By Ian Ransom
MELBOURNE (Reuters) – Australia’s selectors should give serious thought to starting utility Matt Toomua at flyhalf against Wales after his bright performance off the bench against Fiji, according to World Cup-winning coach Bob Dwyer.
Toomua, who has played mostly in the centres through his 48 tests, replaced starting number 10 Christian Leali’ifano near the hour-mark and showed impressive poise as the Wallabies rallied to overhaul Fiji 39-21 at Sapporo.
Wallabies coach Michael Cheika has had Toomua replace Leali’ifano as a “finisher” in four of the last five tests but Dwyer felt the 29-year-old was ready to step up on the biggest stage against Wales at Tokyo Stadium in their second Pool D clash on Sunday.
“It wouldn’t surprise me if Toomua started against Wales,” Dwyer, who guided Australia to its first World Cup win in 1991, told Reuters in an interview on Monday.
“I thought he looked good when he came on.
“(Australia) changed the way they were playing, they kept it much, much tighter.”
Dwyer is not Toomua’s only backer, with Australian media lavishing praise on the Melbourne Rebel player for his defensive skills and courage taking the ball to the beefy Fijian line.
Behind Leali’ifano, Bernard Foley, who played the pivotal position at the 2015 World Cup, is Australia’s only specialist flyhalf in the squad but has been out of favour since defeat away to South Africa in July.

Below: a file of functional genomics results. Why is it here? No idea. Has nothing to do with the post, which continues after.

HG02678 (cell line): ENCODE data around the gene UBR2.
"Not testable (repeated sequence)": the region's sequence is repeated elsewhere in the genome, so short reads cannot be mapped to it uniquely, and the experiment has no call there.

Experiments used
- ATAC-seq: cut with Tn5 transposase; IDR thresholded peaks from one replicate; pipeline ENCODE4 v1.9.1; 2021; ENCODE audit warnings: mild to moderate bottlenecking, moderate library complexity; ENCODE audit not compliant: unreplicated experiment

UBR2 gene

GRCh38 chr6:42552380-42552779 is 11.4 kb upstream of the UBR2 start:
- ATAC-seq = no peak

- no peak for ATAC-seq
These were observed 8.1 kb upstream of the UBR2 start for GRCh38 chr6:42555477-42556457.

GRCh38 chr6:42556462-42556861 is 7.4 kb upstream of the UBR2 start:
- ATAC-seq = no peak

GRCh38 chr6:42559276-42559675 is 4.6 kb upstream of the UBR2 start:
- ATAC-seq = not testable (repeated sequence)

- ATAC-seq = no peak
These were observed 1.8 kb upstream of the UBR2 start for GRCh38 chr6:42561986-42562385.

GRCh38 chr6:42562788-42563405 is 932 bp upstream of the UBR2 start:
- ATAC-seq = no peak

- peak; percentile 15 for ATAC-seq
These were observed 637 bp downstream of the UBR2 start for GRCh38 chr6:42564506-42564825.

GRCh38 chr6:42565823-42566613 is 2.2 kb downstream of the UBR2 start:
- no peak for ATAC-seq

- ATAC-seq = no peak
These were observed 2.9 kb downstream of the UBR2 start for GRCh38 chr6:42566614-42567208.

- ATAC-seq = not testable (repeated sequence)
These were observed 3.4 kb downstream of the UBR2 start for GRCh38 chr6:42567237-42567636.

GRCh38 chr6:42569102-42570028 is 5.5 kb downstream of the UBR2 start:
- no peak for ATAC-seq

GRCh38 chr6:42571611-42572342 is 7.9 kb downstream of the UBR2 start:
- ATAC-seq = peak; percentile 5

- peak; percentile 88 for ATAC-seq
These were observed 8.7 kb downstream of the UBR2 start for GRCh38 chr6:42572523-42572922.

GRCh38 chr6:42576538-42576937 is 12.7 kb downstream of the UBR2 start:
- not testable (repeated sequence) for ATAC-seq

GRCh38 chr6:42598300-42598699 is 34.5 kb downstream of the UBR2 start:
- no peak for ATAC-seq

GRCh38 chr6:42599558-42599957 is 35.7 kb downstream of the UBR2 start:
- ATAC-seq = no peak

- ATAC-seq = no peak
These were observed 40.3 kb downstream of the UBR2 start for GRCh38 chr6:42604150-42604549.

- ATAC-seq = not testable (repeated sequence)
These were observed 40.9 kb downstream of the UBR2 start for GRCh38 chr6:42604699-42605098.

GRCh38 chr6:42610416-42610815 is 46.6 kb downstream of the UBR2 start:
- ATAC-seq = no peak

Pundits have also called for change at scrumhalf after Will Genia came off the bench to replace Nic White and made an immediate impact in steadying the Wallabies’ game against the Flying Fijians.
But Dwyer felt White deserved another chance, having been the form player during the Rugby Championship in the leadup to Japan.
“Whichever way you look at it, Nic’s presence has caused Will Genia to lift his game,” he said.
“If that’s the least outcome, that’s a good thing.”
Reece Hodge’s citing for a high tackle on Fiji flanker Peceli Yato has thrown the composition of the Wallabies’ outside backs into the air, with the winger facing possible suspension.
Cheika could look at starting Dane Haylett-Petty in the back three, with his height and aerial skills able to help the team cope with the high balls booted by Wales flyhalf Dan Biggar, Dwyer said.
“I think that tinkering with the team is useful because we’ve got to keep people getting game time so we can have everyone ready if and when required,” he added.
“I thought the pack went pretty well against Fiji. So we don’t need to worry too much about it but I think we could tinker a bit with the backs.”
The Wallabies’ fumbling start against Fiji, particularly in the first half, raised alarm bells in Australia before two tries from lineout drives steadied the ship.
Dwyer said Fiji’s physicality would prove a handful for any side at the World Cup, however, and Australia should feel satisfied to have built some momentum ahead of facing Six Nations champions Wales.
“The impacts at the tackle (against Fiji) were huge, as big as you’ll get in the tournament, I reckon,” the 78-year-old said.
“And we weathered that storm and came away with quite a convincing win in the end.
“Is that (performance) enough to win the World Cup? No. Is it a good performance on which to build? Yes.”
(Reporting by Ian Ransom; Editing by Amlan Chakraborty)